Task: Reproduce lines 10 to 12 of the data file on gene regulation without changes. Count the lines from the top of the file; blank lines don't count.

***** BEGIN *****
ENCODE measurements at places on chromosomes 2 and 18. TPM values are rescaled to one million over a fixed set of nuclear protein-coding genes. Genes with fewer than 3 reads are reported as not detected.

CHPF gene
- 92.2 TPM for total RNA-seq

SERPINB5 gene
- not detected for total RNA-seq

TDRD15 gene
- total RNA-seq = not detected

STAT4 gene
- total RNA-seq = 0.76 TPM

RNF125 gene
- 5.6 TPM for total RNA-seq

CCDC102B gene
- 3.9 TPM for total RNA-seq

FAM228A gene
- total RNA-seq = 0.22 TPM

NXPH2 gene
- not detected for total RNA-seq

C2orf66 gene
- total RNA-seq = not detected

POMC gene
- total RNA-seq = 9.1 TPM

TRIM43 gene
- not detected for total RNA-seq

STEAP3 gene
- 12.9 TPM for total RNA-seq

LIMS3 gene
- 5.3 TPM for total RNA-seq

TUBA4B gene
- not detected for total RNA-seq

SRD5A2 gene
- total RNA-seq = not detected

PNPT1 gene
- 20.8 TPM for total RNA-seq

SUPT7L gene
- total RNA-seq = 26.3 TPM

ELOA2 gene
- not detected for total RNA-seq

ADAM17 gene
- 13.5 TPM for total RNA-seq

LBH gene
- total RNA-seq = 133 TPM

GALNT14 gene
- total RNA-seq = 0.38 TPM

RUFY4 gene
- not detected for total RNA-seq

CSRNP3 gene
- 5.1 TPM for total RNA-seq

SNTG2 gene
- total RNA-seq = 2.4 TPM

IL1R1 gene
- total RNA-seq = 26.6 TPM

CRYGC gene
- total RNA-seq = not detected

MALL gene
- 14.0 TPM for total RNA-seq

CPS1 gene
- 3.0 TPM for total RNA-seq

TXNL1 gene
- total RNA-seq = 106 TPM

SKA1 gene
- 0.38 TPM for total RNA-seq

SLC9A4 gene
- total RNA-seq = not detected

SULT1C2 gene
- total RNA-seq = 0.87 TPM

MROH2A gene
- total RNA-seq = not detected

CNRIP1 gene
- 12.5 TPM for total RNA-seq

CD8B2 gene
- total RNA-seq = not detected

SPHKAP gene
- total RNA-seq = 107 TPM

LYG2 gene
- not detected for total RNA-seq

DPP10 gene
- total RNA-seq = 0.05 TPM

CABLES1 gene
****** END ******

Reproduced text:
RNF125 gene
- 5.6 TPM for total RNA-seq

CCDC102B gene